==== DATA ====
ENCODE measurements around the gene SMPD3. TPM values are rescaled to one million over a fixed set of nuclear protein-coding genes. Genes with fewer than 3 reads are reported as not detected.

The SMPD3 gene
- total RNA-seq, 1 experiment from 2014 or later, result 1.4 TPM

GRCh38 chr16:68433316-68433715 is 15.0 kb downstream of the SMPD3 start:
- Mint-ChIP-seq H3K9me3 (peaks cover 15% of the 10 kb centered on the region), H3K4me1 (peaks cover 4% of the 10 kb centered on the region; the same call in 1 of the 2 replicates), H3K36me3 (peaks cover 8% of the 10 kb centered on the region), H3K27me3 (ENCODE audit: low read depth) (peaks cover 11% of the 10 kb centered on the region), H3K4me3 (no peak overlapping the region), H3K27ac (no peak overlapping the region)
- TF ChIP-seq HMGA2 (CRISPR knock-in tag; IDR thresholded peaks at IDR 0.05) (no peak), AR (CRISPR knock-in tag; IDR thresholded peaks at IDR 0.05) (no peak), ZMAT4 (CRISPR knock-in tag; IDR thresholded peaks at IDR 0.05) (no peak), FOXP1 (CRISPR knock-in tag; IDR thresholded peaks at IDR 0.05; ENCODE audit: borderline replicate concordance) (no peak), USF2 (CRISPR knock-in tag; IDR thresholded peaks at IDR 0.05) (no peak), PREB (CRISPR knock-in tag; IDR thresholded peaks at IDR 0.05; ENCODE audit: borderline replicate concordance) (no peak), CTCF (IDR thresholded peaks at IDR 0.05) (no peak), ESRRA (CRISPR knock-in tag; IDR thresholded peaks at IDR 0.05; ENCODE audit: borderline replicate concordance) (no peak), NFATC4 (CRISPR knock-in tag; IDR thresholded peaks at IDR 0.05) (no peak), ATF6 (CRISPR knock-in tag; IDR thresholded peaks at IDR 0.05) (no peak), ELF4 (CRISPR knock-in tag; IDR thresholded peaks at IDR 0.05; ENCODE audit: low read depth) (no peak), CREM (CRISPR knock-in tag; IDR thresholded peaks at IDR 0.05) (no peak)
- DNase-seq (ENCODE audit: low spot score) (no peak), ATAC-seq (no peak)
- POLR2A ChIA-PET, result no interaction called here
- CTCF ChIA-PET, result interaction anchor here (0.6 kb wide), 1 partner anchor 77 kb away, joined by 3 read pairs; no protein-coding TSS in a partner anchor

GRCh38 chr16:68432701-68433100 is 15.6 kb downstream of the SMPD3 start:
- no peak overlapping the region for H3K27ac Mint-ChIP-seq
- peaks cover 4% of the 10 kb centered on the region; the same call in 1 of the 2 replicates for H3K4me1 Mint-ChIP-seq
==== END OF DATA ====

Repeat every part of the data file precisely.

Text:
ENCODE measurements around the gene SMPD3. TPM values are rescaled to one million over a fixed set of nuclear protein-coding genes. Genes with fewer than 3 reads are reported as not detected.

The SMPD3 gene
- total RNA-seq, 1 experiment from 2014 or later, result 1.4 TPM

GRCh38 chr16:68433316-68433715 is 15.0 kb downstream of the SMPD3 start:
- Mint-ChIP-seq H3K9me3 (peaks cover 15% of the 10 kb centered on the region), H3K4me1 (peaks cover 4% of the 10 kb centered on the region; the same call in 1 of the 2 replicates), H3K36me3 (peaks cover 8% of the 10 kb centered on the region), H3K27me3 (ENCODE audit: low read depth) (peaks cover 11% of the 10 kb centered on the region), H3K4me3 (no peak overlapping the region), H3K27ac (no peak overlapping the region)
- TF ChIP-seq HMGA2 (CRISPR knock-in tag; IDR thresholded peaks at IDR 0.05) (no peak), AR (CRISPR knock-in tag; IDR thresholded peaks at IDR 0.05) (no peak), ZMAT4 (CRISPR knock-in tag; IDR thresholded peaks at IDR 0.05) (no peak), FOXP1 (CRISPR knock-in tag; IDR thresholded peaks at IDR 0.05; ENCODE audit: borderline replicate concordance) (no peak), USF2 (CRISPR knock-in tag; IDR thresholded peaks at IDR 0.05) (no peak), PREB (CRISPR knock-in tag; IDR thresholded peaks at IDR 0.05; ENCODE audit: borderline replicate concordance) (no peak), CTCF (IDR thresholded peaks at IDR 0.05) (no peak), ESRRA (CRISPR knock-in tag; IDR thresholded peaks at IDR 0.05; ENCODE audit: borderline replicate concordance) (no peak), NFATC4 (CRISPR knock-in tag; IDR thresholded peaks at IDR 0.05) (no peak), ATF6 (CRISPR knock-in tag; IDR thresholded peaks at IDR 0.05) (no peak), ELF4 (CRISPR knock-in tag; IDR thresholded peaks at IDR 0.05; ENCODE audit: low read depth) (no peak), CREM (CRISPR knock-in tag; IDR thresholded peaks at IDR 0.05) (no peak)
- DNase-seq (ENCODE audit: low spot score) (no peak), ATAC-seq (no peak)
- POLR2A ChIA-PET, result no interaction called here
- CTCF ChIA-PET, result interaction anchor here (0.6 kb wide), 1 partner anchor 77 kb away, joined by 3 read pairs; no protein-coding TSS in a partner anchor

GRCh38 chr16:68432701-68433100 is 15.6 kb downstream of the SMPD3 start:
- no peak overlapping the region for H3K27ac Mint-ChIP-seq
- peaks cover 4% of the 10 kb centered on the region; the same call in 1 of the 2 replicates for H3K4me1 Mint-ChIP-seq